Getting Rid of Vampires

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Challenge #4: In the Dark?

Glowing Blue with Pride
“Geez, those are bright!” This is the usual response I get when people walk into our room. Yes, they are bright, but the CFLs in our single five-headed lamp light up the whole room. They also use less energy than incandescent bulbs and will last about 10 times as long! On move-in day last August, all six members of my college dorm suite “family” agreed to use CFLs in all our lamps with an ongoing challenge to use the same bulbs until we graduate: one bulb for four years. How long would a CFL last in your house?

In my room, our five-headed lamp used 9.69 kWh of electricity in the last 28 days. The average state emits about 1.3 pounds of CO2 per kWh (it depends on how your state generates electricity! Check it out:

We always try to turn our lights off when we aren’t in the room, but we do study here a lot (it’s true!). CFL’s reduce our energy usage by 75 percent without any effort. And our contributions are clearly visible from the outside of our building. The CLFs give our room a slightly bluish glow when you look at our building from the quad. With the extra CFLs provided in the San Diego Zoo’s Green Family Challenge kit (since we already have them in my suite), we exchanged the incandescent bulbs for CFLs in two other suites! It is a fad that is catching, and I am hopeful that with some effort, every room will have the faintly “blueish” glow of CFLs (and the university will be using 75 percent less energy!).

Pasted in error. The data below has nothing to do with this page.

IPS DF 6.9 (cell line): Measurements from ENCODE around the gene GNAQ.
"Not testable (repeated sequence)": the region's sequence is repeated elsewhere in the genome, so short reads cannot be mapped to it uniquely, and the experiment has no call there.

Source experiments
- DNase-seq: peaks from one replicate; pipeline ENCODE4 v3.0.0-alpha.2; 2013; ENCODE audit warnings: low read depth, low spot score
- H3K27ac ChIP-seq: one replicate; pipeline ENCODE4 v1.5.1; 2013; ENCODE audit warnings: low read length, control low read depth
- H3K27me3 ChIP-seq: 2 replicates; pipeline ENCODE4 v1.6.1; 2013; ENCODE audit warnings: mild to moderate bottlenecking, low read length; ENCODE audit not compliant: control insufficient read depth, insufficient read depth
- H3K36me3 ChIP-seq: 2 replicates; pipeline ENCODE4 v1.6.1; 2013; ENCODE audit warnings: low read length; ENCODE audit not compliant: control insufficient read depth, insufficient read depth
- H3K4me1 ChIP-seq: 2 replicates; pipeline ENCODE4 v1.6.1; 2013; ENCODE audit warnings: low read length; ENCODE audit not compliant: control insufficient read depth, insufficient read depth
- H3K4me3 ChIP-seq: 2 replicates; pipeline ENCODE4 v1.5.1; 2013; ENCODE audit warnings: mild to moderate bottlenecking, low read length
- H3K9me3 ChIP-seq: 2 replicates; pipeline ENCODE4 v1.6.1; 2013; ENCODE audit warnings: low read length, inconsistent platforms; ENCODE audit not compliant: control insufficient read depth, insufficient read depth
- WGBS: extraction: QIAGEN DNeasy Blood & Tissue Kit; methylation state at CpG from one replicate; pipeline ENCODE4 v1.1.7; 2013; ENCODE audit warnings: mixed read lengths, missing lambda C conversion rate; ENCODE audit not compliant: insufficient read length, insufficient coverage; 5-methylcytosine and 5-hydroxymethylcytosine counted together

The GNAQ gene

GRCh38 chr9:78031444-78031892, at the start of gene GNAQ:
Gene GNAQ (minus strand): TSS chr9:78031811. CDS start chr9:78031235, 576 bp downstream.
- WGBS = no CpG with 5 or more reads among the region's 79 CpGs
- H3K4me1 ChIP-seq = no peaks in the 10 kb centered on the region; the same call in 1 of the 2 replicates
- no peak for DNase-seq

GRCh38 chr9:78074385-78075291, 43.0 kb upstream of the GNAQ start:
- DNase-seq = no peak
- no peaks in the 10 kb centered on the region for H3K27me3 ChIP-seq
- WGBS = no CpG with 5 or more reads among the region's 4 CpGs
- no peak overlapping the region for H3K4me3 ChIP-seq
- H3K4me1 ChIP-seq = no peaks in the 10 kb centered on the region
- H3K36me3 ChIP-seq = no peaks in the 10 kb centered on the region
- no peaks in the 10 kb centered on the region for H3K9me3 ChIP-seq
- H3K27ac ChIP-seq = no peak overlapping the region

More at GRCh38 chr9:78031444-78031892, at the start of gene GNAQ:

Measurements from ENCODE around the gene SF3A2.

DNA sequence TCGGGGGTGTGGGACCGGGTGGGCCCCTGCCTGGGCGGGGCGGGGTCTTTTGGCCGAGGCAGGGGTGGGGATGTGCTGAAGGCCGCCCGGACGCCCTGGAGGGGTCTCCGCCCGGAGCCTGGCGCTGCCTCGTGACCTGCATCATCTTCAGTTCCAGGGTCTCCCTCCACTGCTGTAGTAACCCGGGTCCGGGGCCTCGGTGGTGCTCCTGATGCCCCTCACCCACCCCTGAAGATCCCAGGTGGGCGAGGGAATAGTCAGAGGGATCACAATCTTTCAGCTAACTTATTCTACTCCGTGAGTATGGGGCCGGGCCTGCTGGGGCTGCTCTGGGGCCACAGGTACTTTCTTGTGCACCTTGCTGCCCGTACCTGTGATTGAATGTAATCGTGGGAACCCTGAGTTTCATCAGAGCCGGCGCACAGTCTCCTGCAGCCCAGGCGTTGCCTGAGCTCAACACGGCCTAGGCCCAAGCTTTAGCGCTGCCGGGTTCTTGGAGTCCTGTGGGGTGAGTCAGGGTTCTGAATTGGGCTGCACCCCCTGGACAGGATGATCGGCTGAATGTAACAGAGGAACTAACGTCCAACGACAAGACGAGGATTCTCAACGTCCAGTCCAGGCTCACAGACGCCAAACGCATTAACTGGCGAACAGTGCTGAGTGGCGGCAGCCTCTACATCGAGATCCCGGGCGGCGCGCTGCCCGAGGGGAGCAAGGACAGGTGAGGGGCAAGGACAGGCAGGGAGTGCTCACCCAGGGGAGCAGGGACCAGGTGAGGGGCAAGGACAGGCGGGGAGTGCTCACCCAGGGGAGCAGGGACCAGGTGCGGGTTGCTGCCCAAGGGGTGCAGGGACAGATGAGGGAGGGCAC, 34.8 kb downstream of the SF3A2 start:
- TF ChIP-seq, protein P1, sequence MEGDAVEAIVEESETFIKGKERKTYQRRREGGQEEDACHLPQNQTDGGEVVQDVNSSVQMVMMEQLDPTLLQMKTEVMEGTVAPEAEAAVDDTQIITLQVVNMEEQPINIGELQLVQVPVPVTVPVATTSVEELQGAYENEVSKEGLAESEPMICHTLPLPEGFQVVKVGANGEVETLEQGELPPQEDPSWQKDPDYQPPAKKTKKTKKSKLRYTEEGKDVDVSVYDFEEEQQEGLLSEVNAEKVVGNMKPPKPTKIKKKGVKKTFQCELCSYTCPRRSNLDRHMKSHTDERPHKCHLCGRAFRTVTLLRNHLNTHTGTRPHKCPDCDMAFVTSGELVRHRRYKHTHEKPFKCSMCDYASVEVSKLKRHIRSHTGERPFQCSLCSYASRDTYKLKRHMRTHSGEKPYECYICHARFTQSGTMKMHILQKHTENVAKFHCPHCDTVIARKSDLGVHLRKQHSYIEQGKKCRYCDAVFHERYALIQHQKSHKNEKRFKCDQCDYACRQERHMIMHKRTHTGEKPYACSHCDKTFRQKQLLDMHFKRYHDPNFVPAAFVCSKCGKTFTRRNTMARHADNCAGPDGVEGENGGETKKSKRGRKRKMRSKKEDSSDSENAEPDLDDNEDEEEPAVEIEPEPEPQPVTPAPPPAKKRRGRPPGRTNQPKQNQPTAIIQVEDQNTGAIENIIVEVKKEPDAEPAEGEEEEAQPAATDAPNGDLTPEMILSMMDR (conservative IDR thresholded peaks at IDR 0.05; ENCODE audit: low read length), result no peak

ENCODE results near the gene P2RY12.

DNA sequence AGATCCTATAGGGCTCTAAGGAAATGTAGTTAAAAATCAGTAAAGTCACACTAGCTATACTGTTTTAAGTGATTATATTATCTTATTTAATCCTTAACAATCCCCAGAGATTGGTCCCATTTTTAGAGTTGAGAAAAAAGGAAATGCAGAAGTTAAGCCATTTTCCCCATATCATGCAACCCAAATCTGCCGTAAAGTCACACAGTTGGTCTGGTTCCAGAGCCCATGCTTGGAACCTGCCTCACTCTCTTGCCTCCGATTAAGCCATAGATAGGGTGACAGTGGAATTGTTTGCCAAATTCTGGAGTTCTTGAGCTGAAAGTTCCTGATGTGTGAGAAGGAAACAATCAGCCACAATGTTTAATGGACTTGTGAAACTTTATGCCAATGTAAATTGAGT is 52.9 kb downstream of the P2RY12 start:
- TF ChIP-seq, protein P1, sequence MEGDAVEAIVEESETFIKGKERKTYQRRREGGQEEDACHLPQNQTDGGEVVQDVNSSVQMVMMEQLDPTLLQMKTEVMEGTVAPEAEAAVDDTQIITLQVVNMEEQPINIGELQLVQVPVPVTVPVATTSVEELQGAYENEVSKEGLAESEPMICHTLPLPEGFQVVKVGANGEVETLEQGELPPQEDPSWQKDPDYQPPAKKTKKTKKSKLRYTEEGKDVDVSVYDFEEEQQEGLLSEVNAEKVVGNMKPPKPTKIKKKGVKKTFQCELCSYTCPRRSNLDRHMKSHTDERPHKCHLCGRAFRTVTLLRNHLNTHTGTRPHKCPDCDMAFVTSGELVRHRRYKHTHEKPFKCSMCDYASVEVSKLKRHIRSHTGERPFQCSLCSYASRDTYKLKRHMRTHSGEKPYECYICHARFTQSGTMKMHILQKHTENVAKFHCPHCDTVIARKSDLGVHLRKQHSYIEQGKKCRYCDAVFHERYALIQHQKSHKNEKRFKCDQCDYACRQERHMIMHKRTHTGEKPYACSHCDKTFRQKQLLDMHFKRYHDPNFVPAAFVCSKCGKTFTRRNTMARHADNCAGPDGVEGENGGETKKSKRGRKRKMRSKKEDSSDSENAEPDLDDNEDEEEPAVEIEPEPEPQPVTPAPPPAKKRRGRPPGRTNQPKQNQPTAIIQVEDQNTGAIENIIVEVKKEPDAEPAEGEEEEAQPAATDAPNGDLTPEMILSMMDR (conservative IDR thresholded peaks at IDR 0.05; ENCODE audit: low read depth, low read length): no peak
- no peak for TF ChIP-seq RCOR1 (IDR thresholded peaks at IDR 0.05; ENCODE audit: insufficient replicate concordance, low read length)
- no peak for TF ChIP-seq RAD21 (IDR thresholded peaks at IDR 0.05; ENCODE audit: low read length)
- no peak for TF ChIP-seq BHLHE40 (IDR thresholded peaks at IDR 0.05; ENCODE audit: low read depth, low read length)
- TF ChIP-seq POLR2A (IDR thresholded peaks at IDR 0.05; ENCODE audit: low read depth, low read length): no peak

A Vampire Invasion
On another note, while sitting at my desk, trying to brainstorm a more creative way to reduce electricity use in my dorm suite, I noticed that the electricity monitor I had plugged into the wall showed I was using electricity. This struck me as odd since the only thing plugged in was a power strip with my printer, which was currently turned off, and my cell phone charger. How could these two devices, one which was off and the other not in use, be sucking up electricity? Apparently, they can, and it is a big problem! I did some research and discovered that it is called “vampire power” (can you guess why?!) and that it accounts for 5 to 10 percent of all household electricity use in the United States every year. My extra cords really do make a difference. By getting my suitemates to unplug their cords when not in use, our suite can save more than 6 kWh every month, and if I can get the whole building to unplug, then we could easily save more than 100 kilowatts every month easily.

Don’t be a vampire—unplug your stuff!

Ronit Abramson

Read Ronit’s previous post, Red, White, and Meatless.